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The Scene Hari Raya Haji 2021: 4 Things to Know About This Significant Day

Hari Raya Haji 2021: 4 Things to Know About This Significant Day

Photo: Unsplash
Photo: Unsplash
By Camillia Dass
By Camillia Dass
July 15, 2021
Hari Raya Haji falls on July 20 this year. Here's everything you need to know

Hari Raya Haji falls next week on July 20 this year and marks a sacred day for Muslims who will be commemorating it. In a multiracial and multireligious society like Singapore, Hari Raya Haji is also an official public holiday. 

Related: Ramadan 2021: 5 Things to Know About the Fasting Month in Singapore

In fact, Hari Raya Haji, which is also known as the Festival of Sacrifice, marks the 70th day after Ramadan which is a month of fasting for Muslims. 

Hari Raya Haji is one of the two major Muslim festivals in Singapore and it involves pilgrimages and donating meat to the needy after sacrificing an animal.

Below, we take a closer look at the significance of this special day.

Related: Ramadan 2021: 3 Tips To Help You Regulate Your Body and Manage the Rigors of Fasting

1/4 What is Hari Raya Haji all about?

Hari Raya Haji marks a day in which Muslims commemorate the faith and trust that Prophet Ibrahim (Abraham) had in God when God commanded Ibrahim to sacrifice his son Ismail (Ishmael).

In the story, Prophet Ibrahim faithfully goes to sacrifice his son. However, God stops him at the last minute and gives him an animal to sacrifice instead of his son. Later, they are said to have been guided by God to build the Kaaba which is a square building in the centre of the Great Mosque in Mecca. It is considered to be the holiest site for Muslims.

Hari Raya Haji is celebrated to honour this act as well as to mark the end of the sacred Muslim pilgrimage which is commonly known as the Haj.

In Islam, it is said that all able-bodied Muslims who can afford it should undertake a pilgrimage to Mecca at least once in their lives. This will typically retrace the journey the prophet Muhammad took to Mecca and it has to be done on the 12th month of the Islamic calendar. Hari Raya Haji marks the end of this pilgrimage. 

More information on Hari Raya Haji can also be found here.

Related: Hari Raya Puasa 2021: All the Shows to Binge-Watch on Netflix This Public Holiday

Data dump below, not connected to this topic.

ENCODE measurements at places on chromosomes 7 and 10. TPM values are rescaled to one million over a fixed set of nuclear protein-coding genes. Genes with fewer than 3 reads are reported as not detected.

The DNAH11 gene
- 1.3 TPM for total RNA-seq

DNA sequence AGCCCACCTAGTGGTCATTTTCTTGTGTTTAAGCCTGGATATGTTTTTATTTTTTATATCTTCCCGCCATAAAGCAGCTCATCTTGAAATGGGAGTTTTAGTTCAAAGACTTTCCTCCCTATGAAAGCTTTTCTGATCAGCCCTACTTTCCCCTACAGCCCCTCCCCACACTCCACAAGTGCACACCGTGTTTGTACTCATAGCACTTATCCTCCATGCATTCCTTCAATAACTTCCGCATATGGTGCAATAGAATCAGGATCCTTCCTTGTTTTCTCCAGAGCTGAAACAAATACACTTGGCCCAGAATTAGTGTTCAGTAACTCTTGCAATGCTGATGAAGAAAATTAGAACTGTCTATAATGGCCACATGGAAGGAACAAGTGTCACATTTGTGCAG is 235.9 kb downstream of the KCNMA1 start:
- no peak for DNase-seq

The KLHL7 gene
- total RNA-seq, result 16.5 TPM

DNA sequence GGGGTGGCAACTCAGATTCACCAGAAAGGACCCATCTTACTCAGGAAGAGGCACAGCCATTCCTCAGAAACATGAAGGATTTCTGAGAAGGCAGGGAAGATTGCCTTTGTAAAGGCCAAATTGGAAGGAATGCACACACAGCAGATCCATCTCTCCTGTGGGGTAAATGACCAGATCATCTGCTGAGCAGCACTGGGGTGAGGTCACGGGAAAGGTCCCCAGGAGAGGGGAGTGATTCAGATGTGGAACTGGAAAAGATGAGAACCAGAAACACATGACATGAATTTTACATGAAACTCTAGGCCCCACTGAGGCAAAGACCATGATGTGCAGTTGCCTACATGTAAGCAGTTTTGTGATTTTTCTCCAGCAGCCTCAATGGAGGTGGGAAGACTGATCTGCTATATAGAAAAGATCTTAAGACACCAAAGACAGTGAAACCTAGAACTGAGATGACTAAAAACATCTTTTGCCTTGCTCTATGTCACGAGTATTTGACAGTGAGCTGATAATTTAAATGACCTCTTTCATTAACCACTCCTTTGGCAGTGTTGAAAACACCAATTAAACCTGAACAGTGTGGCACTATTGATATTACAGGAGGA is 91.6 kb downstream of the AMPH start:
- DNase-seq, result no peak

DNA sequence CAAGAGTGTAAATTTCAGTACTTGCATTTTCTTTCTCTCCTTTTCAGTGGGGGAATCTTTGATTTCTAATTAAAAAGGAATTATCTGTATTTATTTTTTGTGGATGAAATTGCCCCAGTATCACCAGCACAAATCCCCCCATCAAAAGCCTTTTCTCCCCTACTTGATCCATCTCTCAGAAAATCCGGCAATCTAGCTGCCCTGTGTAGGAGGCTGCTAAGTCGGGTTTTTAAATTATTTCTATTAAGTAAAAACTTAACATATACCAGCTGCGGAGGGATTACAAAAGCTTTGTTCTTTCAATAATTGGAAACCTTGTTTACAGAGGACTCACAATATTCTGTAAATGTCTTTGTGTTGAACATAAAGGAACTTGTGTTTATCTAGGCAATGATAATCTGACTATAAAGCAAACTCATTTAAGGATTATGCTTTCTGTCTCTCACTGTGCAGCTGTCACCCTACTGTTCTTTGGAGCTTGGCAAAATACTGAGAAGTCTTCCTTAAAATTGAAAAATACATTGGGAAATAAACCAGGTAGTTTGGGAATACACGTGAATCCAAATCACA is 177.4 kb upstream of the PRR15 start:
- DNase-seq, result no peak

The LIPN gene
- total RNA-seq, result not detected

2/4 How do Muslims commemorate it?

Typically, Muslims will choose to fast on the eve of Hari Raya Haji though this is not compulsory.

In the morning, they will usually gather in mosques for prayers before they carry out a ritualistic sacrifice of an animal. This is called the Korban. Worshippers contribute live animals such as sheep and goats, which are slaughtered by a quick slit to the jugular as prayers are recited.

Related: Hari Raya Puasa 2021: 5 of the Grandest Mosques in Singapore

3/4 What is Korban?

Korban is the most important part of Hari Raya Haji and all Muslims who can afford to participate are encouraged to carry it out. Korban is when Muslims purchase an animal to be sacrificed in the direction of the Kaaba. The animal will then be cleaned and cut up. 

This act reminds worshippers of the willingness of Prophet Ibrahim to offer up even his own flesh and blood to God.  

The meat will typically be shared with the needy or with people in the community as it is an act of sacrifice and giving.

After this, Muslims will usually visit their families to get together and share a meal.

4/4 How is Korban carried out in Singapore

In Singapore, the Korban ritual is carefully monitored. The sacrifice will take place in one of the 51 Korban centres we have around the island and it is only done by certified butchers to ensure that the animal does not suffer. 

In fact, MUIS and the Agri-food and Veterinary Authority (AVA) have carried out training for those involved in slaughtering the animals and audits are regularly conducted to ensure that the animals are being handled expertly and humanely. These reports typically go back to Australia which supplies Singapore with sheep for the Korban ritual, according to Singapore Infopedia.

Australia has been Singapore's main source of Korban animals for many years now and they have, over the years, imposed many regulations on foreign livestock exporters. 

For example, animals need to be given ample space in holding pens and slaughter knives are required to be twice the length of an animal’s neck. This is why the Korban ritual prices have been rising.

This year, largely due to the ongoing pandemic, MUIS has said in a statement that no livestock will be imported into Singapore. Instead, mosques will be making arrangements to have the ritual carried out in Australia itself. The meat will then be chilled and shipped over to Singapore. 

Related: Vesak Day 2021: 4 Things to Know About This Special Day


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